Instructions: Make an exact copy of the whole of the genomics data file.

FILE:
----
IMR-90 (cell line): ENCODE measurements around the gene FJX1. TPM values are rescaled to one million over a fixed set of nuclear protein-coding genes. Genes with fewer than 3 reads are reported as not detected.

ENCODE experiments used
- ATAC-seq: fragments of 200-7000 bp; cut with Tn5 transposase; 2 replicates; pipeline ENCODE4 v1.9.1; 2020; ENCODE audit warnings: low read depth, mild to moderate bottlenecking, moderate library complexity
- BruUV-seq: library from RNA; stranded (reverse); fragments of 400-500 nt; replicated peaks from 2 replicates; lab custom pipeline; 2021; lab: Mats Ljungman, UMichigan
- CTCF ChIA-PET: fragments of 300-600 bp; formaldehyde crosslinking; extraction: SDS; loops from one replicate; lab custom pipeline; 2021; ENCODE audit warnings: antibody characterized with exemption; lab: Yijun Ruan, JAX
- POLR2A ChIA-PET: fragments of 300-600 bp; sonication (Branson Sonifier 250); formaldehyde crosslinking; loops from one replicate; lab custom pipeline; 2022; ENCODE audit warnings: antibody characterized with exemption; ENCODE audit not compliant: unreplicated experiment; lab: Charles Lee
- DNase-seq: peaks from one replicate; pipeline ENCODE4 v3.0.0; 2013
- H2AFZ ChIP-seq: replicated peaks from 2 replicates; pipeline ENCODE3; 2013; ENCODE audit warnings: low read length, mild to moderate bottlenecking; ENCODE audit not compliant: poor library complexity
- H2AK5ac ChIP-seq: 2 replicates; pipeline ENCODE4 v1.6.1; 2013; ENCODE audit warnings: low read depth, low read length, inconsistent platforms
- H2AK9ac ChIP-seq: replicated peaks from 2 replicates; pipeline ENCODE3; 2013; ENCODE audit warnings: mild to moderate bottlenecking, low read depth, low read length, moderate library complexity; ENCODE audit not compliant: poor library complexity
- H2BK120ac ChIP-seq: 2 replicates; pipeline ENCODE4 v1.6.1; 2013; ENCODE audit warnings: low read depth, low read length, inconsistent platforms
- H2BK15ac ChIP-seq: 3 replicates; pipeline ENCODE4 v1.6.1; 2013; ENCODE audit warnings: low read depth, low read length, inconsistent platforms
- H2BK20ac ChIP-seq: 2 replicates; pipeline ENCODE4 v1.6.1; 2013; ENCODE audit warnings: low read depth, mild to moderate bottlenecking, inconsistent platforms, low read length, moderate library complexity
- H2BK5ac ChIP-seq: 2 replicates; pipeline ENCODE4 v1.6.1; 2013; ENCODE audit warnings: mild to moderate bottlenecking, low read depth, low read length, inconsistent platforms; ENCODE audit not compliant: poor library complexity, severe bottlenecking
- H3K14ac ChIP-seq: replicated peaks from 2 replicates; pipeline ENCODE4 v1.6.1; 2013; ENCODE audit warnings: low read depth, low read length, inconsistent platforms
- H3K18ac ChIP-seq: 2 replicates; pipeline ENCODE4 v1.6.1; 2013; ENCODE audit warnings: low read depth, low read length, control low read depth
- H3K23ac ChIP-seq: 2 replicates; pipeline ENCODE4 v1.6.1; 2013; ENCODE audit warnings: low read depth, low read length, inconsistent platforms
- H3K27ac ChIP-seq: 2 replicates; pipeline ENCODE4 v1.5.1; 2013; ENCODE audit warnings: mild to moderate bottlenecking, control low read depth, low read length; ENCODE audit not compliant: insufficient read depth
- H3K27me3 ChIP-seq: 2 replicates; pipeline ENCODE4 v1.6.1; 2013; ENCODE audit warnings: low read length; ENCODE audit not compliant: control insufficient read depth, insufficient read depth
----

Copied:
IMR-90 (cell line): ENCODE measurements around the gene FJX1. TPM values are rescaled to one million over a fixed set of nuclear protein-coding genes. Genes with fewer than 3 reads are reported as not detected.

ENCODE experiments used
- ATAC-seq: fragments of 200-7000 bp; cut with Tn5 transposase; 2 replicates; pipeline ENCODE4 v1.9.1; 2020; ENCODE audit warnings: low read depth, mild to moderate bottlenecking, moderate library complexity
- BruUV-seq: library from RNA; stranded (reverse); fragments of 400-500 nt; replicated peaks from 2 replicates; lab custom pipeline; 2021; lab: Mats Ljungman, UMichigan
- CTCF ChIA-PET: fragments of 300-600 bp; formaldehyde crosslinking; extraction: SDS; loops from one replicate; lab custom pipeline; 2021; ENCODE audit warnings: antibody characterized with exemption; lab: Yijun Ruan, JAX
- POLR2A ChIA-PET: fragments of 300-600 bp; sonication (Branson Sonifier 250); formaldehyde crosslinking; loops from one replicate; lab custom pipeline; 2022; ENCODE audit warnings: antibody characterized with exemption; ENCODE audit not compliant: unreplicated experiment; lab: Charles Lee
- DNase-seq: peaks from one replicate; pipeline ENCODE4 v3.0.0; 2013
- H2AFZ ChIP-seq: replicated peaks from 2 replicates; pipeline ENCODE3; 2013; ENCODE audit warnings: low read length, mild to moderate bottlenecking; ENCODE audit not compliant: poor library complexity
- H2AK5ac ChIP-seq: 2 replicates; pipeline ENCODE4 v1.6.1; 2013; ENCODE audit warnings: low read depth, low read length, inconsistent platforms
- H2AK9ac ChIP-seq: replicated peaks from 2 replicates; pipeline ENCODE3; 2013; ENCODE audit warnings: mild to moderate bottlenecking, low read depth, low read length, moderate library complexity; ENCODE audit not compliant: poor library complexity
- H2BK120ac ChIP-seq: 2 replicates; pipeline ENCODE4 v1.6.1; 2013; ENCODE audit warnings: low read depth, low read length, inconsistent platforms
- H2BK15ac ChIP-seq: 3 replicates; pipeline ENCODE4 v1.6.1; 2013; ENCODE audit warnings: low read depth, low read length, inconsistent platforms
- H2BK20ac ChIP-seq: 2 replicates; pipeline ENCODE4 v1.6.1; 2013; ENCODE audit warnings: low read depth, mild to moderate bottlenecking, inconsistent platforms, low read length, moderate library complexity
- H2BK5ac ChIP-seq: 2 replicates; pipeline ENCODE4 v1.6.1; 2013; ENCODE audit warnings: mild to moderate bottlenecking, low read depth, low read length, inconsistent platforms; ENCODE audit not compliant: poor library complexity, severe bottlenecking
- H3K14ac ChIP-seq: replicated peaks from 2 replicates; pipeline ENCODE4 v1.6.1; 2013; ENCODE audit warnings: low read depth, low read length, inconsistent platforms
- H3K18ac ChIP-seq: 2 replicates; pipeline ENCODE4 v1.6.1; 2013; ENCODE audit warnings: low read depth, low read length, control low read depth
- H3K23ac ChIP-seq: 2 replicates; pipeline ENCODE4 v1.6.1; 2013; ENCODE audit warnings: low read depth, low read length, inconsistent platforms
- H3K27ac ChIP-seq: 2 replicates; pipeline ENCODE4 v1.5.1; 2013; ENCODE audit warnings: mild to moderate bottlenecking, control low read depth, low read length; ENCODE audit not compliant: insufficient read depth
- H3K27me3 ChIP-seq: 2 replicates; pipeline ENCODE4 v1.6.1; 2013; ENCODE audit warnings: low read length; ENCODE audit not compliant: control insufficient read depth, insufficient read depth